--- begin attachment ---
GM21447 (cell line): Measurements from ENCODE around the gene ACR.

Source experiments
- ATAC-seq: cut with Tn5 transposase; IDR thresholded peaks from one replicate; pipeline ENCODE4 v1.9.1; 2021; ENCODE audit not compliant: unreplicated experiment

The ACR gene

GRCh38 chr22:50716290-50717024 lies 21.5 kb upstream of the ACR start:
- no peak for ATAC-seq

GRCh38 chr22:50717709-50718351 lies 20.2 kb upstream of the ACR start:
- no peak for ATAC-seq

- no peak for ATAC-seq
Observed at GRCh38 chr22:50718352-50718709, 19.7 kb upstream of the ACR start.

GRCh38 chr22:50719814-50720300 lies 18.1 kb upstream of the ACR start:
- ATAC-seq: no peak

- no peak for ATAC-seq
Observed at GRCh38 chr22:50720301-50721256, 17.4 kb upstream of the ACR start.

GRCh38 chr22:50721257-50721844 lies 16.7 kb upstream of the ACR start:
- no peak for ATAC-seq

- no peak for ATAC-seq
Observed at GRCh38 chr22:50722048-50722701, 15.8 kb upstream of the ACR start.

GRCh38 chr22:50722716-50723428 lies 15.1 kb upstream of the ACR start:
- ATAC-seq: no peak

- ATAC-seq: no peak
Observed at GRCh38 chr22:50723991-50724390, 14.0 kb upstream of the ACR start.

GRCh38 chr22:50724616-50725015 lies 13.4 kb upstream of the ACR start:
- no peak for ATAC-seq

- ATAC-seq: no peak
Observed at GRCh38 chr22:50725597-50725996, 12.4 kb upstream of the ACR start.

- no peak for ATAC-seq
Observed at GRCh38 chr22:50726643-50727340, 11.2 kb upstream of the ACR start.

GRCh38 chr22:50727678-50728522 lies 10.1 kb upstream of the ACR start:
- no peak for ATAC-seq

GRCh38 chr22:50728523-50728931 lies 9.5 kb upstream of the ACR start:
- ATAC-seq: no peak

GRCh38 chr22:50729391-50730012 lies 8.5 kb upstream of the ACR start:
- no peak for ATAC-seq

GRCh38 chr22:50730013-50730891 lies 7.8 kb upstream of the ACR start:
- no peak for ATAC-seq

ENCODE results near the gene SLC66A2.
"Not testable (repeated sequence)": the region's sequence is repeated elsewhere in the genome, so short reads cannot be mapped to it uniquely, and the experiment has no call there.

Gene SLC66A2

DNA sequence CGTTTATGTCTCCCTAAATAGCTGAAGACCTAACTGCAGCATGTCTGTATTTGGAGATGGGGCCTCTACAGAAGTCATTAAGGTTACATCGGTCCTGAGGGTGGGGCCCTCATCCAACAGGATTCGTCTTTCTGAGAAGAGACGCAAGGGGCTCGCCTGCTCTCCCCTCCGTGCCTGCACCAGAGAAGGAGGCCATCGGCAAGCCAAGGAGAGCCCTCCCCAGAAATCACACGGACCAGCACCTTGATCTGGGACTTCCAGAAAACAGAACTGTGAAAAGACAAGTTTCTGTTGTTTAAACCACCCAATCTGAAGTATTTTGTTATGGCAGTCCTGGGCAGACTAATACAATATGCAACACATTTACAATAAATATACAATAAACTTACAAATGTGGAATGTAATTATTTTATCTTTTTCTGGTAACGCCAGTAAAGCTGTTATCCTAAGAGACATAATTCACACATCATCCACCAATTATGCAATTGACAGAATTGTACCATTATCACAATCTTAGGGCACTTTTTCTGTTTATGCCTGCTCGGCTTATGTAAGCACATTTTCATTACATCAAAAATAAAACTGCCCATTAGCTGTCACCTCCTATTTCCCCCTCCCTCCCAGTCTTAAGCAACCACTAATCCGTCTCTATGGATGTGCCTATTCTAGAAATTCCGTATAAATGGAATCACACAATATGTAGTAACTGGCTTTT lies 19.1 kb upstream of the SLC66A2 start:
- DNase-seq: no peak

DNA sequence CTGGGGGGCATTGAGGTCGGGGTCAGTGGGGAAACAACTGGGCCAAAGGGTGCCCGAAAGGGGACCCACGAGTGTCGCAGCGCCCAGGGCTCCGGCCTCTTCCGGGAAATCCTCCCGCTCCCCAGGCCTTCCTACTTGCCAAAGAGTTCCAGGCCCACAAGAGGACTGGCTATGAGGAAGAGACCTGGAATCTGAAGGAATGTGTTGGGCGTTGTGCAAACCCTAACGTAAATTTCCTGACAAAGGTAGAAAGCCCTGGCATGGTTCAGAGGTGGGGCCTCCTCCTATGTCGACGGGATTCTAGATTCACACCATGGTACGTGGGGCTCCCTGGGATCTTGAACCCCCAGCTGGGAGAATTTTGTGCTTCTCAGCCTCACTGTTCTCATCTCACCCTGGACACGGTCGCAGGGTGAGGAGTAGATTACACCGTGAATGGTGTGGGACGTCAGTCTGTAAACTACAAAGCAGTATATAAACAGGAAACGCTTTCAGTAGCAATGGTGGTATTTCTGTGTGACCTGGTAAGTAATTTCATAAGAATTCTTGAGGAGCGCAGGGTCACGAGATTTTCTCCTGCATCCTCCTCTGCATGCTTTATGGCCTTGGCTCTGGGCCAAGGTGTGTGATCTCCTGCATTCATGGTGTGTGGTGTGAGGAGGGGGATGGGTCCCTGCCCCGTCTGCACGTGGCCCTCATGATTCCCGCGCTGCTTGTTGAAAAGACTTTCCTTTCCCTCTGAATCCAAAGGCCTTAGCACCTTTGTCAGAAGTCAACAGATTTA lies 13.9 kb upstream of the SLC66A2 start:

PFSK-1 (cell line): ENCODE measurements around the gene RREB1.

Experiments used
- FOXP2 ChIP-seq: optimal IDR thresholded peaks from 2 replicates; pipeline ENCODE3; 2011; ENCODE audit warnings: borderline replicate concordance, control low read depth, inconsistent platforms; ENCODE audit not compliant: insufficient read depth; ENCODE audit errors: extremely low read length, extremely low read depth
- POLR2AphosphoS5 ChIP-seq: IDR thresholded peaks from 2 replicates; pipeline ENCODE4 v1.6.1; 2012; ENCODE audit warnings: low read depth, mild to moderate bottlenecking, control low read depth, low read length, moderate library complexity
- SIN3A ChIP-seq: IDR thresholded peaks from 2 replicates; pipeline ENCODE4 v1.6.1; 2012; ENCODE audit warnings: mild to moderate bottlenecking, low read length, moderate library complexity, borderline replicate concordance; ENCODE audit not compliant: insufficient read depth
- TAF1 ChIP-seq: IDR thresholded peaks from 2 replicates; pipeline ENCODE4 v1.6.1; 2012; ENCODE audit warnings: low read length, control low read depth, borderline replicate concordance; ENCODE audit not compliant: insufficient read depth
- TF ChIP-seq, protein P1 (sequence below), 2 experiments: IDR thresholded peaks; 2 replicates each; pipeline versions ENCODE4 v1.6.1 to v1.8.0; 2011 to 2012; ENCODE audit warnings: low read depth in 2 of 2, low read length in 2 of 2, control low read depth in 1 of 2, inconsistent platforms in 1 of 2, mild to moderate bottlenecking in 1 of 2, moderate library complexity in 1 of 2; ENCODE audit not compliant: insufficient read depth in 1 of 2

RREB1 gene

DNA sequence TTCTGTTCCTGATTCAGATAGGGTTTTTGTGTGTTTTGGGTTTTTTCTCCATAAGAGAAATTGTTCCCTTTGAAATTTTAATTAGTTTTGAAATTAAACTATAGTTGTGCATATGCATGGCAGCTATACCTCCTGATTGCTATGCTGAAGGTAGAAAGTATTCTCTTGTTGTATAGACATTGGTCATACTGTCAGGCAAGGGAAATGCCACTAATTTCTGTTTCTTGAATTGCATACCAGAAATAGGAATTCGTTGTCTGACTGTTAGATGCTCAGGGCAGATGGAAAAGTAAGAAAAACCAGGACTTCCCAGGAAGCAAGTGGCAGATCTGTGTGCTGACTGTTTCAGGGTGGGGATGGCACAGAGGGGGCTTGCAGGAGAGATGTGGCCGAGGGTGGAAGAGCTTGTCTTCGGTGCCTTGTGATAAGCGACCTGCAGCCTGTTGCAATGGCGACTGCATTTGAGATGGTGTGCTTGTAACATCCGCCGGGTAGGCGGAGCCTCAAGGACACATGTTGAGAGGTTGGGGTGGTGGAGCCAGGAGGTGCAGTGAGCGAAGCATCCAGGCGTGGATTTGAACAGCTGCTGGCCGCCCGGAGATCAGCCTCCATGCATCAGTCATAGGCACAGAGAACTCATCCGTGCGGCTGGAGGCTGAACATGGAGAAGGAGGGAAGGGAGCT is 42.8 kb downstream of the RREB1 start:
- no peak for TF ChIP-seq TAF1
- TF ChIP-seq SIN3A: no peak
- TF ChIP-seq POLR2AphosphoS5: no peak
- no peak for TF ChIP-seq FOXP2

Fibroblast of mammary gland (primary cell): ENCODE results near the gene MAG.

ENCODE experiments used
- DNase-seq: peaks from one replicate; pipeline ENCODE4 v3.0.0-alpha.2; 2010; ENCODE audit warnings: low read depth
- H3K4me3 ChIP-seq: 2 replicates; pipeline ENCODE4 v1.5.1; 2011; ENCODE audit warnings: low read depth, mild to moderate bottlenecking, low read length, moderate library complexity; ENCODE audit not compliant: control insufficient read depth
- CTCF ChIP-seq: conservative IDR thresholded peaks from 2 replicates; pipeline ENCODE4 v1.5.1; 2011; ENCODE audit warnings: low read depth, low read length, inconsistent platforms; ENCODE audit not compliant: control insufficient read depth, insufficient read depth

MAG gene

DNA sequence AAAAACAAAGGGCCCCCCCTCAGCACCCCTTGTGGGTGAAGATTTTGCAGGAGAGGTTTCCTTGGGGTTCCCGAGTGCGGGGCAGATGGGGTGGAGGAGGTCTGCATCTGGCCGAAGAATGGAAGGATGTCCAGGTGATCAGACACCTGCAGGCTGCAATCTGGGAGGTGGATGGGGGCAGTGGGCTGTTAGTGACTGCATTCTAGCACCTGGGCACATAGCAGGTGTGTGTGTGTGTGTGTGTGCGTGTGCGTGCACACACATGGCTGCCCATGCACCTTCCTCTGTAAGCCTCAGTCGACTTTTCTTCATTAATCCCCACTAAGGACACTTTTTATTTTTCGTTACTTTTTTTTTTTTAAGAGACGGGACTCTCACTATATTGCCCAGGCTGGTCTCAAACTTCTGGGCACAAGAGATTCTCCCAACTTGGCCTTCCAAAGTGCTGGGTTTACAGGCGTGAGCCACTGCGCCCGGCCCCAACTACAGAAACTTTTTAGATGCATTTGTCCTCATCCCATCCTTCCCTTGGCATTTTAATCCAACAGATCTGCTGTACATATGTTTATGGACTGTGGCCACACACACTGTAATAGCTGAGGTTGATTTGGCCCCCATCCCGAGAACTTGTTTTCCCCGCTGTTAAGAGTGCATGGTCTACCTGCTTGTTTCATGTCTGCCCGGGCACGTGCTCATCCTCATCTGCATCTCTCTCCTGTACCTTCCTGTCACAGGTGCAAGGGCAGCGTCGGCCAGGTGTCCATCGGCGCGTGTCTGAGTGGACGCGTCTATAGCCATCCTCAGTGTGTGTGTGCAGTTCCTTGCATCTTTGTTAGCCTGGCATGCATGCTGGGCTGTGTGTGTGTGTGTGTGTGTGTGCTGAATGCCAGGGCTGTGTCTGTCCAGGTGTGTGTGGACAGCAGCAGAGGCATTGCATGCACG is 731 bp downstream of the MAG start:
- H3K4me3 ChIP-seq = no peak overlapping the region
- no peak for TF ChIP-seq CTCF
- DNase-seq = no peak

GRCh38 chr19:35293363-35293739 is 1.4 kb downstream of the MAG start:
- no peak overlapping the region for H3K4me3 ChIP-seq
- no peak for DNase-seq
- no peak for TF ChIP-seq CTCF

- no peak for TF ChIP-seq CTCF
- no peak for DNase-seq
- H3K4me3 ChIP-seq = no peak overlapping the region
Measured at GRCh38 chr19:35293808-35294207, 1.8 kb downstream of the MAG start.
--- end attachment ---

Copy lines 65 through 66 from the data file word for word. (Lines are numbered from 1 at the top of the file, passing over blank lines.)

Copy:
- DNase-seq = no peak

GRCh38 chr19:35293363-35293739 is 1.4 kb downstream of the MAG start: